New York Magazine

by Erica Schwiegershausen / July 31, 2015

When fantasizing about having a family, millennial men are far more idealistic about the possibilities of egalitarian partnership than previous generations. Yet despite their enlightened attitudes, when they actually have kids, young men are turning out to be pretty traditional dads, serving as the primary breadwinner and shirking from the second shift.

According to the New York Times, the lack of family-friendly policies at work is keeping well-intentioned male millennials from achieving their dish-washing, carpooling, feminist-dad aspirations. Researchers have found that the majority of young men and women say they would like to equally share earning and caregiving responsibilities with their partner. However, when faced with balancing the demands of the workplace and child-rearing, most fall back on traditional, gendered parenting roles.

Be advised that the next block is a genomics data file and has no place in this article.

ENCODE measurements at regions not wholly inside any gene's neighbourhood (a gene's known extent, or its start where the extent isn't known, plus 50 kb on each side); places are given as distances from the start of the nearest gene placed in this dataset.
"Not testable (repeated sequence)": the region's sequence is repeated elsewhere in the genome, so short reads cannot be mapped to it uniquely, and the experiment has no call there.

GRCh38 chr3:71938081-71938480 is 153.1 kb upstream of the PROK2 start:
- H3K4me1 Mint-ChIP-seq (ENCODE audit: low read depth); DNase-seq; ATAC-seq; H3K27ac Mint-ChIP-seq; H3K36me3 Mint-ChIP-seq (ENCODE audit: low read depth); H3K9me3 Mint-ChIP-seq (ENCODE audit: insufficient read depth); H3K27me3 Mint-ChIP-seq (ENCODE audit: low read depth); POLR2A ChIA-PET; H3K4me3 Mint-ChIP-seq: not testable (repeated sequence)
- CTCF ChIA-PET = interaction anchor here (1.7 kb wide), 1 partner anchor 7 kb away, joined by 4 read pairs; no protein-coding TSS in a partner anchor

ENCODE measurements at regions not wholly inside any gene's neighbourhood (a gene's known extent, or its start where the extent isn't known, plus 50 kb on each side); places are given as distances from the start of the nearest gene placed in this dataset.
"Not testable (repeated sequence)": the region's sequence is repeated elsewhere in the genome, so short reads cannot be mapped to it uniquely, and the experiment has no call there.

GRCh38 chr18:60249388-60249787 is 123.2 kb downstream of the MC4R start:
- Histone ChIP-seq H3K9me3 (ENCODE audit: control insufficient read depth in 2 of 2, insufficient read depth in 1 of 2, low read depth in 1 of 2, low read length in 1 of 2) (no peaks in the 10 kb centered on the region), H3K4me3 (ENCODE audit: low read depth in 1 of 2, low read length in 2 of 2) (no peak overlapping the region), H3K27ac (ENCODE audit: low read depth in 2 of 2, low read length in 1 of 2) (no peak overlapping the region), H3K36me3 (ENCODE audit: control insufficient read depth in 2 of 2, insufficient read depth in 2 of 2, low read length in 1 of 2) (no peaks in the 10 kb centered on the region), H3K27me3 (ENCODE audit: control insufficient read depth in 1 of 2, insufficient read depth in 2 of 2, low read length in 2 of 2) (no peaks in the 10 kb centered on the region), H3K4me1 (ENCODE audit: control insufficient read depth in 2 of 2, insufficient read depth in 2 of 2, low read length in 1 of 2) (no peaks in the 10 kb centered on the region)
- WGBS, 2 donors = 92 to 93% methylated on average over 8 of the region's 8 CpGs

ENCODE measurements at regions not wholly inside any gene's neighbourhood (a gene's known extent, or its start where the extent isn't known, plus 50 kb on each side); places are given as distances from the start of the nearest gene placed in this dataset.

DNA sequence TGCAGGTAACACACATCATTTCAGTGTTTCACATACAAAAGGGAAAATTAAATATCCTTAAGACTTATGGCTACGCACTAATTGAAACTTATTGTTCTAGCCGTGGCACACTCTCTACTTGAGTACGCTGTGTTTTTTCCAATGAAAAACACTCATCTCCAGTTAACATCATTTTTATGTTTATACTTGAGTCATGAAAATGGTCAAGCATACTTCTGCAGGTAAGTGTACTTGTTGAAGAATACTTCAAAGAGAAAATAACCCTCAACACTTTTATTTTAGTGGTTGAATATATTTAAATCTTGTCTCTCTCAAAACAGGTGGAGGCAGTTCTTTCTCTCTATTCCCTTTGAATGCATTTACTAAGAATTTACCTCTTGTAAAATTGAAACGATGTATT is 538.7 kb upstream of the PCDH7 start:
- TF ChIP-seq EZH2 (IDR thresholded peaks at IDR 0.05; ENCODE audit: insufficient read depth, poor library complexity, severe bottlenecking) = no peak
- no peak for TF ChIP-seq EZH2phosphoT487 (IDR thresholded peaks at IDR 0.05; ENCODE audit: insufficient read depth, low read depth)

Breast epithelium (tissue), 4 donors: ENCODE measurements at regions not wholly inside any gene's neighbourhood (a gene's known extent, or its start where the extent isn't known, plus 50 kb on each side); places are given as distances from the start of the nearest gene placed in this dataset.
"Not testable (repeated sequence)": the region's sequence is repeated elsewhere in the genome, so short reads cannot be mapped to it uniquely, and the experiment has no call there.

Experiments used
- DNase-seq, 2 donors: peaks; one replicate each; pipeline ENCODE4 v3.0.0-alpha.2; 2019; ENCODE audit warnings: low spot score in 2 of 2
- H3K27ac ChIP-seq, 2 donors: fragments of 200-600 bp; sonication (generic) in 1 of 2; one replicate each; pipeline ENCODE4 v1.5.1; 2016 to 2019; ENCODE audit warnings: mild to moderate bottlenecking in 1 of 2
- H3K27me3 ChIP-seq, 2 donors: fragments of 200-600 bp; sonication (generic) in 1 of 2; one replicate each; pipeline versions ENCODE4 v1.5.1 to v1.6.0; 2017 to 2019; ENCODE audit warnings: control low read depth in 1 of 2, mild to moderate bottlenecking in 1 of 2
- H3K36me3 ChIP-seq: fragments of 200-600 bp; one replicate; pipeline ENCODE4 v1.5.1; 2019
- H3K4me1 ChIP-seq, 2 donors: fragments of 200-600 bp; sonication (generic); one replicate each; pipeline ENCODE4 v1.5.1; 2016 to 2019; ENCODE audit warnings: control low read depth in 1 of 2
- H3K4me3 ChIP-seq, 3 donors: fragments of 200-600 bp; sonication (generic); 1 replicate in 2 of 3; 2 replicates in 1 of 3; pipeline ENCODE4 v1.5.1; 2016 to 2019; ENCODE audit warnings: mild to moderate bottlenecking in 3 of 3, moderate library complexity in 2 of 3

Research has shown that millennials are far less influenced by traditional notions about gender roles than their forebears: As stated in a study from the Families and Work Institute, only 35 percent of employed, childless young men believe that men should be breadwinners and women should be caregivers. Yet workplace policies and norms have yet to catch up to these shifting ideals. Sarah Thébaud, a sociologist at UC Santa Barbara, told the Times that she believes that while working women benefit from family-work policies, men are still stigmatized for taking advantage of parenting benefits, like paternity leave.


To read the full article, click here.31-millenial-dads_w529_h352_2x

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